Breast Implant Rippling—What Is the Real Deal?

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Breast implant rippling happens when the prosthesis becomes visible and/or palpable underneath the skin; oftentimes it affects the outer edges of the breast where the tissue is the thinnest.  According to a study that evaluated more than 800 patients, its incidence was about 7 percent, with factors such as underweight, lack of breast tissue/fat, use of saline implants, and subglandular technique increasing the rate of complications.

Fortunately, there is a gamut of techniques proven to prevent or at least reduce the risk of breast implant rippling.  With this in mind, the first step is to perform a comprehesive physical exam to determine if the patient’s anatomies can predispose her to the complication.

Women who are naturally thin, small-breasted, and “athletic” are at high risk to visible and palpable rippling because of the “coverage” issue. Simply put, breast tissue and fat serve as an envelope to prevent or minimize this “cosmetic” complication.

As a way to counteract the risk factors stated above, skilled plastic surgeons more often than not recommend the use of silicone gel implants, which are filled with a cohesive gel that feels and behaves almost like the tissue.   Saline implants, meanwhile, might not be a good choice for “high-risk” patients since they are only filled with saline or simply a sterile salt and water solution.

It is not uncommon for women with saline implants to describe their breasts to feel like a water-balloon, which could be more pronounced if they have very little coverage and the implants are incredibly large relative to their underlying anatomy.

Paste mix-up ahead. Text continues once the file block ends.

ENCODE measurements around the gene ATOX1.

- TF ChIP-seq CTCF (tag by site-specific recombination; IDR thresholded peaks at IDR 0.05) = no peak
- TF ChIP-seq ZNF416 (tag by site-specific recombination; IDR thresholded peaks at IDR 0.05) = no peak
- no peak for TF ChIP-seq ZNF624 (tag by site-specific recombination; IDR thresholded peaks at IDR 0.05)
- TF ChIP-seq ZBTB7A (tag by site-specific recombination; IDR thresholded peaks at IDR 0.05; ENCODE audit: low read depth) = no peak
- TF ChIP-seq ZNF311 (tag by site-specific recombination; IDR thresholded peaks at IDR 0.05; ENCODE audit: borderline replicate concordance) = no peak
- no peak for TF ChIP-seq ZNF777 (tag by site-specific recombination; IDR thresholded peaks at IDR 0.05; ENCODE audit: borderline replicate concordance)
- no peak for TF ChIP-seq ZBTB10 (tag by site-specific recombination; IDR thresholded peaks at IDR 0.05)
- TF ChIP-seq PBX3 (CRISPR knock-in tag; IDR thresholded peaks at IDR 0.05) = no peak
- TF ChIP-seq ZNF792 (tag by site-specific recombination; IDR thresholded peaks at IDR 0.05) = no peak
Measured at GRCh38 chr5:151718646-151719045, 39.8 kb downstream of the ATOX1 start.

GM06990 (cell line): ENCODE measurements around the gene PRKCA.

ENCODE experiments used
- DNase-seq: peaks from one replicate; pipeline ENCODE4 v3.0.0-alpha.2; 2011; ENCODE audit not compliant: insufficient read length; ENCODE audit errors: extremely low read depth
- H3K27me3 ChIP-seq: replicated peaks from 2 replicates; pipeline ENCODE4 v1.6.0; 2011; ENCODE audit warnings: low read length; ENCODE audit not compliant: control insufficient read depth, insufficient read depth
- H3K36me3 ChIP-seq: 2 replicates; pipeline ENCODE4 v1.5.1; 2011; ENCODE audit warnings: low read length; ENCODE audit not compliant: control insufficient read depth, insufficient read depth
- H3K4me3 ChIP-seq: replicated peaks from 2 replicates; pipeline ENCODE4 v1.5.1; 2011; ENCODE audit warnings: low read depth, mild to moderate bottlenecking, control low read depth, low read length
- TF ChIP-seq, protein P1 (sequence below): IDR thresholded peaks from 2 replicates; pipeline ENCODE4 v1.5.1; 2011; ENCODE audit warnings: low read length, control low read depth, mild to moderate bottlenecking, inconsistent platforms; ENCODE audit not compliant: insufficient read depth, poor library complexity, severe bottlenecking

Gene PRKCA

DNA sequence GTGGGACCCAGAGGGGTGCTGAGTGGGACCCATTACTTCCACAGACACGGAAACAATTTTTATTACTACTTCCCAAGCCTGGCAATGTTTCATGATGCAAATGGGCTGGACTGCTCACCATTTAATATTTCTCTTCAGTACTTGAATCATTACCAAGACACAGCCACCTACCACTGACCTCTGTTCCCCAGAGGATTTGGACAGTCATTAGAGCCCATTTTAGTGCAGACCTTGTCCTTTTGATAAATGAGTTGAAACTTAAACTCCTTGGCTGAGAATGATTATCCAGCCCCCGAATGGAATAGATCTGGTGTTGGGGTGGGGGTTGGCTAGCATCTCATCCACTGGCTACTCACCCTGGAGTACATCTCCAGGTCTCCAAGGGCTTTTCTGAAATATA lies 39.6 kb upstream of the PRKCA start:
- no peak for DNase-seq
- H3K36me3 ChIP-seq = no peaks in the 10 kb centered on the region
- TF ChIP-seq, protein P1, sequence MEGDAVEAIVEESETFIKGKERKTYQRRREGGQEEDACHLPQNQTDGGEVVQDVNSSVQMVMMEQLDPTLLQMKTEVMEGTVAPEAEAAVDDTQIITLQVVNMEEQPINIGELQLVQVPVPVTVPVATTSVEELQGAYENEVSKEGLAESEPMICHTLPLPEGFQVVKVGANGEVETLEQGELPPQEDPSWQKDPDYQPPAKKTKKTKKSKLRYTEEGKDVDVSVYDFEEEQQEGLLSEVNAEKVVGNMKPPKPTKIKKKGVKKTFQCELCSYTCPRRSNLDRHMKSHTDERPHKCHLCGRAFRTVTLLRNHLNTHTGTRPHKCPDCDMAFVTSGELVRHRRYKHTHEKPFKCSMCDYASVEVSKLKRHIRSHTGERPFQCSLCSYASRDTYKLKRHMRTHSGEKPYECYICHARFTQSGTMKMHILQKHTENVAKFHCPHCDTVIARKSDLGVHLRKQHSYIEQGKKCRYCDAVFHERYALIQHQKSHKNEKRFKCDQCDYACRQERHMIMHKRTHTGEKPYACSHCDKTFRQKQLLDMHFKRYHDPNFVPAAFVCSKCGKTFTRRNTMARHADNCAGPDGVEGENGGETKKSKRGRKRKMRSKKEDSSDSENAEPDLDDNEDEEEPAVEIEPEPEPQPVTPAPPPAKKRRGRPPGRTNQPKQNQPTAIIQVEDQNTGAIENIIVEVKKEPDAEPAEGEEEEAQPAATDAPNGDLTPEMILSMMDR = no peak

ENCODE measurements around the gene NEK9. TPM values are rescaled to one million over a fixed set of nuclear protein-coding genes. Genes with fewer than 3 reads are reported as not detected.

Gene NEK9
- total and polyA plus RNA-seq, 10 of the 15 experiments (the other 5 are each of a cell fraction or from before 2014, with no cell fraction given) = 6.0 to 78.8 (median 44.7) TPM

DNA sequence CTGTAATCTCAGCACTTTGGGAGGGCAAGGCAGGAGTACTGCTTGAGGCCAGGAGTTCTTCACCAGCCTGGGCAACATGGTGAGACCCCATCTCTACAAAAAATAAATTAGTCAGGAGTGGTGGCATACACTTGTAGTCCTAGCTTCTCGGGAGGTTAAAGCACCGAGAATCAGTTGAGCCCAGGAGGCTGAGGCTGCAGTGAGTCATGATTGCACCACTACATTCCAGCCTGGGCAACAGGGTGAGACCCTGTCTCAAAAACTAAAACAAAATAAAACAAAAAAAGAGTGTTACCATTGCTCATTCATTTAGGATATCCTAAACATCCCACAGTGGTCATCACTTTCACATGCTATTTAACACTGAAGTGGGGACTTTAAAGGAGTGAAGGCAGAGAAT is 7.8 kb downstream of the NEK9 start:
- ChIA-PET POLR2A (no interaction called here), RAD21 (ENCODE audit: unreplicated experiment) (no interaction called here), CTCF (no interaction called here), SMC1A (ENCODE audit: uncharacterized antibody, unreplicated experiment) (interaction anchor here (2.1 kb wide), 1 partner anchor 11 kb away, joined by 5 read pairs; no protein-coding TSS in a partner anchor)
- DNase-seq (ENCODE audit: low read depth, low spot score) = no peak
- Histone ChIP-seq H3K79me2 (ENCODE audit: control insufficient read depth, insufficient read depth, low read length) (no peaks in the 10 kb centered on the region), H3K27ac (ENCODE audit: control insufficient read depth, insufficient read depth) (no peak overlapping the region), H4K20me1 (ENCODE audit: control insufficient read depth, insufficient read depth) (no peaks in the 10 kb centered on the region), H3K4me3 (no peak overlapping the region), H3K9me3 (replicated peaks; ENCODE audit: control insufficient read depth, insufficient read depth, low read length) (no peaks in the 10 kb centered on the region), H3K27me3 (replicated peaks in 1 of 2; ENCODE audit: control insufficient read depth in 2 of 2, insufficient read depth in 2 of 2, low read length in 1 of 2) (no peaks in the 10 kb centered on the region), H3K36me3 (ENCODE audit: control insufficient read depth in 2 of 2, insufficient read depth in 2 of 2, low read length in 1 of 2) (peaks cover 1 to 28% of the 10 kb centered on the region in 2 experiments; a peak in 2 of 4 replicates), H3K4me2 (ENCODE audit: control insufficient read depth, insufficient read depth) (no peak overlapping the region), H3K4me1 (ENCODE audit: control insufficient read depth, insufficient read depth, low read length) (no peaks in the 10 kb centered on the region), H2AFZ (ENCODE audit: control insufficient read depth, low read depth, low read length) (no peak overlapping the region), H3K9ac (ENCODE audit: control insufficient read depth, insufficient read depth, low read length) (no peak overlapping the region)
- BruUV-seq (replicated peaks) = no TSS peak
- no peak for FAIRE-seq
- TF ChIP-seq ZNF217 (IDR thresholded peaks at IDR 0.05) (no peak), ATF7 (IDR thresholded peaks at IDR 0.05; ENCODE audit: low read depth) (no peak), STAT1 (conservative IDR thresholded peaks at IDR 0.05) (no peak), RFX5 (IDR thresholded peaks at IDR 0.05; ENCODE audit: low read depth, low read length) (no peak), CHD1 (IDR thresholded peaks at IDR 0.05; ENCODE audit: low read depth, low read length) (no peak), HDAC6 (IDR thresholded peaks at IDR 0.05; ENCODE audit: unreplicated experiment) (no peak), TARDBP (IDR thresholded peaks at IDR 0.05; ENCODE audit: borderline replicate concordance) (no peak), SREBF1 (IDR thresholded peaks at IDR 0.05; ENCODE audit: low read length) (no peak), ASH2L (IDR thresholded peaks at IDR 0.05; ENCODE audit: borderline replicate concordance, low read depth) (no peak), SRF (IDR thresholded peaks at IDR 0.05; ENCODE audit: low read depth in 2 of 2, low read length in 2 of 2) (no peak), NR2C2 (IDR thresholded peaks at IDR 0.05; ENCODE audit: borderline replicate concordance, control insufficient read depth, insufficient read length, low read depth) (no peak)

Even with the use of silicone implants, it remains important to use a size that is within the confines of the anatomy.  For this reason, prudent plastic surgeons take all the necessary measurements of the breasts (vertically and horizontally, in addition to their profile or forward projection) and consider the amount of existing tissue to determine the “ideal” implant volume.

The goal is to avoid implants whose width and profile go beyond the capacity of the underlying anatomy.

Another rule to reduce risk of rippling is to use the submuscular implant placement in which the device lies underneath the pectoralis major muscle, a thick and strong coverage.  This is particularly critical if the patient has very little breast tissue.

The subglandular implant placement, meanwhile, is to be avoided when dealing with “high-risk” patients because only the tissue and skin act as an envelope.

Occasionally, biomaterials and tissue thickeners such as acellular dermal matrices and fat graft are used to prevent and treat breast implant rippling.
Article by
Beverly Hills Plastic Surgeon